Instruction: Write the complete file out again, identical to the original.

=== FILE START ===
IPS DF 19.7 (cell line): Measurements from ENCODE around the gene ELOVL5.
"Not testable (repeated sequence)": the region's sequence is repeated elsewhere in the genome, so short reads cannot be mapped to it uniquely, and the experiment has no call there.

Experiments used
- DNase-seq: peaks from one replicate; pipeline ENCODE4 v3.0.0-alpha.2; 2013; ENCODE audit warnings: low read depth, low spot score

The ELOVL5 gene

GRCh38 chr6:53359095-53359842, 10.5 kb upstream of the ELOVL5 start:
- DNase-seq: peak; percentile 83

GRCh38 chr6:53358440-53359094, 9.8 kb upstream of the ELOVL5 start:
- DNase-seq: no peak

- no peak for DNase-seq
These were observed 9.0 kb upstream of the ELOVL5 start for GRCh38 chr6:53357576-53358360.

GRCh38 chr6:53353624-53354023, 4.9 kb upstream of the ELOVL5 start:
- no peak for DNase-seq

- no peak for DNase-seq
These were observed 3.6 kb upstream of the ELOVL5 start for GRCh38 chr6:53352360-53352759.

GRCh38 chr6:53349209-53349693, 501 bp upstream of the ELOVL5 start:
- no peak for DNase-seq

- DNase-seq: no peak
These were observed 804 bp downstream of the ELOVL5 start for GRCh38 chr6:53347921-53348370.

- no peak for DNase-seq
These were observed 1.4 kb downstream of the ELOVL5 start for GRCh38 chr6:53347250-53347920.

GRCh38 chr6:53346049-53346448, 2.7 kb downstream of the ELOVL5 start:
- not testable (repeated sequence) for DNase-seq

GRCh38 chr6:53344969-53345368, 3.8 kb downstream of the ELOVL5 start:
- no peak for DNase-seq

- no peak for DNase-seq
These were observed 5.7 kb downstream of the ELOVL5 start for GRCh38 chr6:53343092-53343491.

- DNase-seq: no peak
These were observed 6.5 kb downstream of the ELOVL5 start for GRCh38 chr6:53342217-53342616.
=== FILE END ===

IPS DF 19.7 (cell line): Measurements from ENCODE around the gene ELOVL5.
"Not testable (repeated sequence)": the region's sequence is repeated elsewhere in the genome, so short reads cannot be mapped to it uniquely, and the experiment has no call there.

Experiments used
- DNase-seq: peaks from one replicate; pipeline ENCODE4 v3.0.0-alpha.2; 2013; ENCODE audit warnings: low read depth, low spot score

The ELOVL5 gene

GRCh38 chr6:53359095-53359842, 10.5 kb upstream of the ELOVL5 start:
- DNase-seq: peak; percentile 83

GRCh38 chr6:53358440-53359094, 9.8 kb upstream of the ELOVL5 start:
- DNase-seq: no peak

- no peak for DNase-seq
These were observed 9.0 kb upstream of the ELOVL5 start for GRCh38 chr6:53357576-53358360.

GRCh38 chr6:53353624-53354023, 4.9 kb upstream of the ELOVL5 start:
- no peak for DNase-seq

- no peak for DNase-seq
These were observed 3.6 kb upstream of the ELOVL5 start for GRCh38 chr6:53352360-53352759.

GRCh38 chr6:53349209-53349693, 501 bp upstream of the ELOVL5 start:
- no peak for DNase-seq

- DNase-seq: no peak
These were observed 804 bp downstream of the ELOVL5 start for GRCh38 chr6:53347921-53348370.

- no peak for DNase-seq
These were observed 1.4 kb downstream of the ELOVL5 start for GRCh38 chr6:53347250-53347920.

GRCh38 chr6:53346049-53346448, 2.7 kb downstream of the ELOVL5 start:
- not testable (repeated sequence) for DNase-seq

GRCh38 chr6:53344969-53345368, 3.8 kb downstream of the ELOVL5 start:
- no peak for DNase-seq

- no peak for DNase-seq
These were observed 5.7 kb downstream of the ELOVL5 start for GRCh38 chr6:53343092-53343491.

- DNase-seq: no peak
These were observed 6.5 kb downstream of the ELOVL5 start for GRCh38 chr6:53342217-53342616.